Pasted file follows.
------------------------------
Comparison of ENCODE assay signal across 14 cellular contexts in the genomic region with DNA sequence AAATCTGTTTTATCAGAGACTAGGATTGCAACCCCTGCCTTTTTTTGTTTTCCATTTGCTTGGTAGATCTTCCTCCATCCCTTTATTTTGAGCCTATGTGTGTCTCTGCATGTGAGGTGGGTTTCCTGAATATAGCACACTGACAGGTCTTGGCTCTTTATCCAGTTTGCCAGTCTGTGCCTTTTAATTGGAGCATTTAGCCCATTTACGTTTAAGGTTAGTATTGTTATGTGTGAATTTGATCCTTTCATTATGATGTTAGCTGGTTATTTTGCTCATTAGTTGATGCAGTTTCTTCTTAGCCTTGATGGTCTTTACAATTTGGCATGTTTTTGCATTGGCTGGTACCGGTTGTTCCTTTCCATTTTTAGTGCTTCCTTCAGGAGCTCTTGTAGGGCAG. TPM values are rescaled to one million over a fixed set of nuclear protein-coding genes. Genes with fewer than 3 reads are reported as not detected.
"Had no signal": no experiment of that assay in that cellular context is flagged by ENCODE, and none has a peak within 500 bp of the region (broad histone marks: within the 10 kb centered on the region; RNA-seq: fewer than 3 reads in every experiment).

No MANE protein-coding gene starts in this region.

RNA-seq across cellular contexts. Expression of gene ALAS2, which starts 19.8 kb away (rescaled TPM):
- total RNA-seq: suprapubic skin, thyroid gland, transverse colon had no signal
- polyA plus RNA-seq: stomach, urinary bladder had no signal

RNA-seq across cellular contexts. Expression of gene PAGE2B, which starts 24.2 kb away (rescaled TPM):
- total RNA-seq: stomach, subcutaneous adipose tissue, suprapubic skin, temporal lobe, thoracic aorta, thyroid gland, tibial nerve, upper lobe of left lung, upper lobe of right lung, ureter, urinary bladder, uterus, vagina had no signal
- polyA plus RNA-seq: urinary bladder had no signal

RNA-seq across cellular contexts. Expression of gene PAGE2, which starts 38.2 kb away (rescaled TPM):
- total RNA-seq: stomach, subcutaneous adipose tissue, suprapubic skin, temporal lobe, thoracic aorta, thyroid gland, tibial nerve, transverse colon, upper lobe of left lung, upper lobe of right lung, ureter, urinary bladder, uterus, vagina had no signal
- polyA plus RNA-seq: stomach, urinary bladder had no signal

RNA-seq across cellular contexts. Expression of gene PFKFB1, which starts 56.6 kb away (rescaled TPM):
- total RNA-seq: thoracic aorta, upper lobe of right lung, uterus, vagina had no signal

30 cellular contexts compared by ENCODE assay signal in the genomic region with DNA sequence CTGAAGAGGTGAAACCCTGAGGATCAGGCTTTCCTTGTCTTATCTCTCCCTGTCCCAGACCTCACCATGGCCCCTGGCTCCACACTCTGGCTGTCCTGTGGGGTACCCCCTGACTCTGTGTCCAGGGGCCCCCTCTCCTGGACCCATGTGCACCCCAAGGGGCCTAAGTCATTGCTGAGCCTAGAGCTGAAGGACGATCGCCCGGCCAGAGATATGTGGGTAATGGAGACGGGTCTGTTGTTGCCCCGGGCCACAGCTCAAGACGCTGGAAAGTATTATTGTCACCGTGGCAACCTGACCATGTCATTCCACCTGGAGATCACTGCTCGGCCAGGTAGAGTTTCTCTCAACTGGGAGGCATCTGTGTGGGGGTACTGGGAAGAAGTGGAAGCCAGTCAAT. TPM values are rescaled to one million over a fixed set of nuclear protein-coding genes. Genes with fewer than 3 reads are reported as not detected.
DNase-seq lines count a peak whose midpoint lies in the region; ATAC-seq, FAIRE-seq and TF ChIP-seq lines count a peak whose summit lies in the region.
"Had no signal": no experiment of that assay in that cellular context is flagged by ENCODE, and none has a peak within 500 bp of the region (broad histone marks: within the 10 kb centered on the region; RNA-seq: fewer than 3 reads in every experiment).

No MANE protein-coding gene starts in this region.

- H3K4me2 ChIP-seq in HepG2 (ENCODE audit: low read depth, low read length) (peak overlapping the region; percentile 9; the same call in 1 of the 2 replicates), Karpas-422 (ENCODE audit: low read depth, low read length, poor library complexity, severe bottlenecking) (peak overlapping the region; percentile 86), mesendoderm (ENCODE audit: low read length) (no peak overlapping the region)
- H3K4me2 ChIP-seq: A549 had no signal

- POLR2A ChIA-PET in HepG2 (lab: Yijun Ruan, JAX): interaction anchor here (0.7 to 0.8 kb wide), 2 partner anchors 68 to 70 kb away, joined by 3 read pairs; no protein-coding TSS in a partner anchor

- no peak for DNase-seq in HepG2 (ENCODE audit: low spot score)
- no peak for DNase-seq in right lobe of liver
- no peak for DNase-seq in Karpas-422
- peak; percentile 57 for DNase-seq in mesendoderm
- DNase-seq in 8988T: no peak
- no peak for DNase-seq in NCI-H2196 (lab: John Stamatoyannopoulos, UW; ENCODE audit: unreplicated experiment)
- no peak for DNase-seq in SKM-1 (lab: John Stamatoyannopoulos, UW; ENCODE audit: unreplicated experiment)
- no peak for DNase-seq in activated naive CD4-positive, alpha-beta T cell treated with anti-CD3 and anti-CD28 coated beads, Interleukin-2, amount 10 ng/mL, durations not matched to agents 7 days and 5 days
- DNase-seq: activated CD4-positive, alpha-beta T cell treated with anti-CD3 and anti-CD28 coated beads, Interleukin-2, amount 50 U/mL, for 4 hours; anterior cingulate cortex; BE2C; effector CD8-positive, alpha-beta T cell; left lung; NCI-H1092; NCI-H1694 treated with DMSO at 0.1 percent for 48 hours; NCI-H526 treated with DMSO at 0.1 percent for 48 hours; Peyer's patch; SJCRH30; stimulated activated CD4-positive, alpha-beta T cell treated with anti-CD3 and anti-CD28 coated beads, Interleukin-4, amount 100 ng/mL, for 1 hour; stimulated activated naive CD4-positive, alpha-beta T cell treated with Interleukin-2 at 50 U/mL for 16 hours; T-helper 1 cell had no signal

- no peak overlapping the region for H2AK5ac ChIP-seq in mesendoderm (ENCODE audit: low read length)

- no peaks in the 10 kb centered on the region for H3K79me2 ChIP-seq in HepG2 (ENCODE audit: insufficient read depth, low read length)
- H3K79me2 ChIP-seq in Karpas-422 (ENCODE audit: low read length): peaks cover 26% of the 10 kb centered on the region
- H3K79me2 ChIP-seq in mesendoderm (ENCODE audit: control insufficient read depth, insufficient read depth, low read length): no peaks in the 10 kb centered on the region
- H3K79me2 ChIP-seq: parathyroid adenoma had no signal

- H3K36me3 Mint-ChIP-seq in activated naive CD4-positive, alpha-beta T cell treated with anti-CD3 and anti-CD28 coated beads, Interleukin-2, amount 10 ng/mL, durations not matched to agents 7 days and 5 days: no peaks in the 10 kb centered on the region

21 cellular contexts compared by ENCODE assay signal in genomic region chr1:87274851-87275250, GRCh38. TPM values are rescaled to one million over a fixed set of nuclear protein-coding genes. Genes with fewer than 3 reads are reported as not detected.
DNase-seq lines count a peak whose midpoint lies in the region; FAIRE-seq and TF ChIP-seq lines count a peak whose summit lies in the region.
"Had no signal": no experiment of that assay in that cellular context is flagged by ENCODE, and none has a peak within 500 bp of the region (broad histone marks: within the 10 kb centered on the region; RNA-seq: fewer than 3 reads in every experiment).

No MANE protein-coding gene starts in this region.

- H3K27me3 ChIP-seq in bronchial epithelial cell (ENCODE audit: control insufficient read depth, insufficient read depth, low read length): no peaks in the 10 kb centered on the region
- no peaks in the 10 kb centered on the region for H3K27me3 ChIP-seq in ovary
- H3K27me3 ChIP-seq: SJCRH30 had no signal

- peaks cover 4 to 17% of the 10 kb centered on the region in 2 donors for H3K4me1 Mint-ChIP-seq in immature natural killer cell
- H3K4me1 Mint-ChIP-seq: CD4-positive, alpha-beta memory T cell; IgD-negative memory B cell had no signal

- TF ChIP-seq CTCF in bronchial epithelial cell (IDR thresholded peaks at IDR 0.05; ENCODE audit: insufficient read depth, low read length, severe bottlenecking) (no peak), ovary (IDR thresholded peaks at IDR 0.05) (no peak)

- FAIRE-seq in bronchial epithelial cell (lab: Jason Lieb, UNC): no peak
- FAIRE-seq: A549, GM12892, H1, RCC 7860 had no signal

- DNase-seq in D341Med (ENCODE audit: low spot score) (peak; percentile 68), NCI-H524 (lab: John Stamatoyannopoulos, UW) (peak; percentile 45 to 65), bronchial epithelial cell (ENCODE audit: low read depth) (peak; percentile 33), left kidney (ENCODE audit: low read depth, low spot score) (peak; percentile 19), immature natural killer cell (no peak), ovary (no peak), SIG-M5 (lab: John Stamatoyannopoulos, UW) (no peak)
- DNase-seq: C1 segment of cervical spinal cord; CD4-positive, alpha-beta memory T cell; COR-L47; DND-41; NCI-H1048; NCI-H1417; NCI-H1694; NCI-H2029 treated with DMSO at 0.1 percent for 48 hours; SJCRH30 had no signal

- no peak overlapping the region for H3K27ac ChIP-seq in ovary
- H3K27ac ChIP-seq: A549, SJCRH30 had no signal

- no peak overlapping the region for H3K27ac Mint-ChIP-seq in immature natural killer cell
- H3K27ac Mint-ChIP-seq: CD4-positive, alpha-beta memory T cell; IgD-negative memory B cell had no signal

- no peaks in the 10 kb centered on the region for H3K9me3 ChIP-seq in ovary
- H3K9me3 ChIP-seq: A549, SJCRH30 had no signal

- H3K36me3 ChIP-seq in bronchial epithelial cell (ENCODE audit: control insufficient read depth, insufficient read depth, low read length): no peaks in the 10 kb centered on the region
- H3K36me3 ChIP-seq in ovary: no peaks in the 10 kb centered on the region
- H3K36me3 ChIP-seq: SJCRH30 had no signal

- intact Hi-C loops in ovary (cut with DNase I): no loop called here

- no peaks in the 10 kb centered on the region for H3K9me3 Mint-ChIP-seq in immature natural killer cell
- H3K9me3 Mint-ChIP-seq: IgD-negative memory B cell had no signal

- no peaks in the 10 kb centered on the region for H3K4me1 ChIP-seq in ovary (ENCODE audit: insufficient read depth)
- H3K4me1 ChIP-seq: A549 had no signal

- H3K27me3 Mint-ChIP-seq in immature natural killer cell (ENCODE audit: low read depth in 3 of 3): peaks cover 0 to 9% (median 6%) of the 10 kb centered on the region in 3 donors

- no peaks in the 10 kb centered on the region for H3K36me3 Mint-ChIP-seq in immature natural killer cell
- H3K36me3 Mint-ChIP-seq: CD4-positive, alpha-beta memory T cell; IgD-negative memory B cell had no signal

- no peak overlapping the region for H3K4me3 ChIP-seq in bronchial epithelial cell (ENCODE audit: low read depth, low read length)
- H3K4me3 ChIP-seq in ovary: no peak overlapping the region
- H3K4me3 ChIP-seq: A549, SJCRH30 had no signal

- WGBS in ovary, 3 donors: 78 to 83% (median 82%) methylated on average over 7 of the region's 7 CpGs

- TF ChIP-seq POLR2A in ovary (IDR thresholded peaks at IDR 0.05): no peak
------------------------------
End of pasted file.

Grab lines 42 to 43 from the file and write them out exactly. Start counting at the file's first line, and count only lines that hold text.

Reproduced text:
- no peaks in the 10 kb centered on the region for H3K27me3 ChIP-seq in ovary
- H3K27me3 ChIP-seq: SJCRH30 had no signal